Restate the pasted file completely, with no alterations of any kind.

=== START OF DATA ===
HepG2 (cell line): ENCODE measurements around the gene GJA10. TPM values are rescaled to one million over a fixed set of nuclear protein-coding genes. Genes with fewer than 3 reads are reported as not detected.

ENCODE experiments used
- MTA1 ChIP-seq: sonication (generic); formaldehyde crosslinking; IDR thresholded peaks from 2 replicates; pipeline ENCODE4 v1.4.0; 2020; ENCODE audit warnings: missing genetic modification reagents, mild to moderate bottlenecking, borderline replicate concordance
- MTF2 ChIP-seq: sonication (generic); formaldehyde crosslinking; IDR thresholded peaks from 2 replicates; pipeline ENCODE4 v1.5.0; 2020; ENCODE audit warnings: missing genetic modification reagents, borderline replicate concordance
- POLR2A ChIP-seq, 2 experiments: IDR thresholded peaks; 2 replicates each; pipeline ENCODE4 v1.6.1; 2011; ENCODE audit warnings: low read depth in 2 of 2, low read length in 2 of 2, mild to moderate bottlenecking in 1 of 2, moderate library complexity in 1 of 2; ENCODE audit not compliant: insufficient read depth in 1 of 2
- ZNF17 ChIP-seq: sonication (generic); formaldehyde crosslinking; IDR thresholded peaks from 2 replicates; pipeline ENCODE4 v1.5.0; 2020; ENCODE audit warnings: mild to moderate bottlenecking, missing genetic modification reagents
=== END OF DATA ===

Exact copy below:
HepG2 (cell line): ENCODE measurements around the gene GJA10. TPM values are rescaled to one million over a fixed set of nuclear protein-coding genes. Genes with fewer than 3 reads are reported as not detected.

ENCODE experiments used
- MTA1 ChIP-seq: sonication (generic); formaldehyde crosslinking; IDR thresholded peaks from 2 replicates; pipeline ENCODE4 v1.4.0; 2020; ENCODE audit warnings: missing genetic modification reagents, mild to moderate bottlenecking, borderline replicate concordance
- MTF2 ChIP-seq: sonication (generic); formaldehyde crosslinking; IDR thresholded peaks from 2 replicates; pipeline ENCODE4 v1.5.0; 2020; ENCODE audit warnings: missing genetic modification reagents, borderline replicate concordance
- POLR2A ChIP-seq, 2 experiments: IDR thresholded peaks; 2 replicates each; pipeline ENCODE4 v1.6.1; 2011; ENCODE audit warnings: low read depth in 2 of 2, low read length in 2 of 2, mild to moderate bottlenecking in 1 of 2, moderate library complexity in 1 of 2; ENCODE audit not compliant: insufficient read depth in 1 of 2
- ZNF17 ChIP-seq: sonication (generic); formaldehyde crosslinking; IDR thresholded peaks from 2 replicates; pipeline ENCODE4 v1.5.0; 2020; ENCODE audit warnings: mild to moderate bottlenecking, missing genetic modification reagents